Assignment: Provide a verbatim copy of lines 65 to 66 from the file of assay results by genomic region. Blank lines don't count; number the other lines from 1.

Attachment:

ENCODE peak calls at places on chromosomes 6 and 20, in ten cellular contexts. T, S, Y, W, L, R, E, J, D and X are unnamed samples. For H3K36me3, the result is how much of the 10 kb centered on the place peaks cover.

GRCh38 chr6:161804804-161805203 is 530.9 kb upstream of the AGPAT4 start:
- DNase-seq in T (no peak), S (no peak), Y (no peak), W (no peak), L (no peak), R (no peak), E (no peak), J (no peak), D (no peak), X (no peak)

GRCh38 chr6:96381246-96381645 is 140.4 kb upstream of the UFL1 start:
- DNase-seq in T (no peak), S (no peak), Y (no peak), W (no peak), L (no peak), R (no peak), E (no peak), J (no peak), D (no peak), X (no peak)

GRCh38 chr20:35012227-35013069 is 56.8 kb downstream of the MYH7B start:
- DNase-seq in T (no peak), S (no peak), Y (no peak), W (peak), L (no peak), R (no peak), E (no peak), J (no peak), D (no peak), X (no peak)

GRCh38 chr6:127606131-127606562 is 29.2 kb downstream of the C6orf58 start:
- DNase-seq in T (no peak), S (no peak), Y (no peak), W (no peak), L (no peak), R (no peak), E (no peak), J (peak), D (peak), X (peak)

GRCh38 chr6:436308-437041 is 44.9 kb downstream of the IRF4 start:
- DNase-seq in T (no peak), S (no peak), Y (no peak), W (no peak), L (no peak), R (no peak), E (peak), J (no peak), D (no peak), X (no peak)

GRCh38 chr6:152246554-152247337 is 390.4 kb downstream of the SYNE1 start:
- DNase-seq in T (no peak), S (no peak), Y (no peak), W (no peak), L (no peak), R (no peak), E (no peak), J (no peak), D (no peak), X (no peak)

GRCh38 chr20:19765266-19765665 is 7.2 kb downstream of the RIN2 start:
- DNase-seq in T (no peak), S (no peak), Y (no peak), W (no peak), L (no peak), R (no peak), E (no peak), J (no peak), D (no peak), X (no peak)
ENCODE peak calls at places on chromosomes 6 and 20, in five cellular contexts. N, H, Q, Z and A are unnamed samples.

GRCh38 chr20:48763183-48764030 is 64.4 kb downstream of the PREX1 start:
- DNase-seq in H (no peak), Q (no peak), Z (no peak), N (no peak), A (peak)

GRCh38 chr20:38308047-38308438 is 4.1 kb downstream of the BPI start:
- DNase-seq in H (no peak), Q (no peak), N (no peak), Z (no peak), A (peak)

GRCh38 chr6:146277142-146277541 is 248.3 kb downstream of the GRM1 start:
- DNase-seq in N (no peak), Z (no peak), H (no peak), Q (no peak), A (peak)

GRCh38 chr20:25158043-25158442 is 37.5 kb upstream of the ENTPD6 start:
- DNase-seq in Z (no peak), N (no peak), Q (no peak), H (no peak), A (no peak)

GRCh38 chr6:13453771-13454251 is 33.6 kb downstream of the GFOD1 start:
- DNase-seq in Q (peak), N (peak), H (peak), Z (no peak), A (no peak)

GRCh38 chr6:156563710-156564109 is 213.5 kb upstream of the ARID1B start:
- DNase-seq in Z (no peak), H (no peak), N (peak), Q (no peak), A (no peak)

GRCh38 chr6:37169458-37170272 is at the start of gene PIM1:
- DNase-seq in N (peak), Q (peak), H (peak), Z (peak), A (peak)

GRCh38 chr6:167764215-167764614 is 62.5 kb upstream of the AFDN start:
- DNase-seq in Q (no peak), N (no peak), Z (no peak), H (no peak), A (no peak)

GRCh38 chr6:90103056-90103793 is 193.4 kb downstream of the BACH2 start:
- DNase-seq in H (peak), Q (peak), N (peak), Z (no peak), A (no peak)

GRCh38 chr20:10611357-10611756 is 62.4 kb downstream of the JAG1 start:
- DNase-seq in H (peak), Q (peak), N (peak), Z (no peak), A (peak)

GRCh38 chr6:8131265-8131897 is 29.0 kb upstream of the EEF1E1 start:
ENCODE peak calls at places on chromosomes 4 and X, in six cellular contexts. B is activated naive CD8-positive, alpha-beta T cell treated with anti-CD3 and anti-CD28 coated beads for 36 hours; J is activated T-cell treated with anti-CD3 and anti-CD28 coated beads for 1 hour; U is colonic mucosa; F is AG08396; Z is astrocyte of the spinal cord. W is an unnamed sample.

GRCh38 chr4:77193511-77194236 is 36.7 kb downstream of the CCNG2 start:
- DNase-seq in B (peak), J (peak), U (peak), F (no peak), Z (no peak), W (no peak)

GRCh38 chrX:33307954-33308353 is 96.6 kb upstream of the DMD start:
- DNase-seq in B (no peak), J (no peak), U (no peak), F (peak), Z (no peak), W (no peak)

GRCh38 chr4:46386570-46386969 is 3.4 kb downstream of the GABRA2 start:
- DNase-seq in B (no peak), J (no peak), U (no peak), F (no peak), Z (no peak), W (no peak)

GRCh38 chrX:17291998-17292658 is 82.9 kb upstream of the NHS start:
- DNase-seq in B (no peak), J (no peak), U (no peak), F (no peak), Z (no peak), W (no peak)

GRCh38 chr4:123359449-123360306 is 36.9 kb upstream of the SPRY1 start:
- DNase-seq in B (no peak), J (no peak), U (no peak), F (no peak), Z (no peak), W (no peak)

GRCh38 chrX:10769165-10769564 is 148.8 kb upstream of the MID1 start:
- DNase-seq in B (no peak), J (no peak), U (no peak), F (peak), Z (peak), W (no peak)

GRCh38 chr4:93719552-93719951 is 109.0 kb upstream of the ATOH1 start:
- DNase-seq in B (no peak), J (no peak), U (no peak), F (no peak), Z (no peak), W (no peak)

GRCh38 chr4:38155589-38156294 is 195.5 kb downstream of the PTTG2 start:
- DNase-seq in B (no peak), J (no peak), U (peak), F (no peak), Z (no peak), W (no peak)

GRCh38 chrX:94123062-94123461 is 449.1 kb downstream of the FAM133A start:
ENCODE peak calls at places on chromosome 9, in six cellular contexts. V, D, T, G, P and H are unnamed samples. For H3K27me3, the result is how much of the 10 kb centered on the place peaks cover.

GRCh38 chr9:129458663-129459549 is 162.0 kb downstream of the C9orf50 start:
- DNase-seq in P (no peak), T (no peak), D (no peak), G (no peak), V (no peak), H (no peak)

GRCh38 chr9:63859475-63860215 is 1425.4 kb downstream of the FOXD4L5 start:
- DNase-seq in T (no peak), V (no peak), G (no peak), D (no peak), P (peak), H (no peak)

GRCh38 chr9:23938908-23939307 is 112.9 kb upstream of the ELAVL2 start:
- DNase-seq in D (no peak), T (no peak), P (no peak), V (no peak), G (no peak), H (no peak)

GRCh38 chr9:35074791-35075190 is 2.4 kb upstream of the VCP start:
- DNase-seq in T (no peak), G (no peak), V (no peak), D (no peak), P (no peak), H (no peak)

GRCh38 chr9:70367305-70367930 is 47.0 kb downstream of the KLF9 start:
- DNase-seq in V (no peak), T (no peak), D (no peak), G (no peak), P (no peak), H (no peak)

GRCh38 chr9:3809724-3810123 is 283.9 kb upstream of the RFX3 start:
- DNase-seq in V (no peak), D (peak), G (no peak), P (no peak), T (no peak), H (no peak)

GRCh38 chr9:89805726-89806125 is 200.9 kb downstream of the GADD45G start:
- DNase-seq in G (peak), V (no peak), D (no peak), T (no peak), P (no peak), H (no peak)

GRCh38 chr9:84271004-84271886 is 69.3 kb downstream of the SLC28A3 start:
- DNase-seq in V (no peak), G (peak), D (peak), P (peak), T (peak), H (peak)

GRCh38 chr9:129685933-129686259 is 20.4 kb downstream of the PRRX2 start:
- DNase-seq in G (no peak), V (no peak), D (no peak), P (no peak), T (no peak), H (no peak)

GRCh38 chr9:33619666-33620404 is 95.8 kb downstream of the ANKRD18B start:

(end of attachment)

GRCh38 chr9:70367305-70367930 is 47.0 kb downstream of the KLF9 start:
- DNase-seq in V (no peak), T (no peak), D (no peak), G (no peak), P (no peak), H (no peak)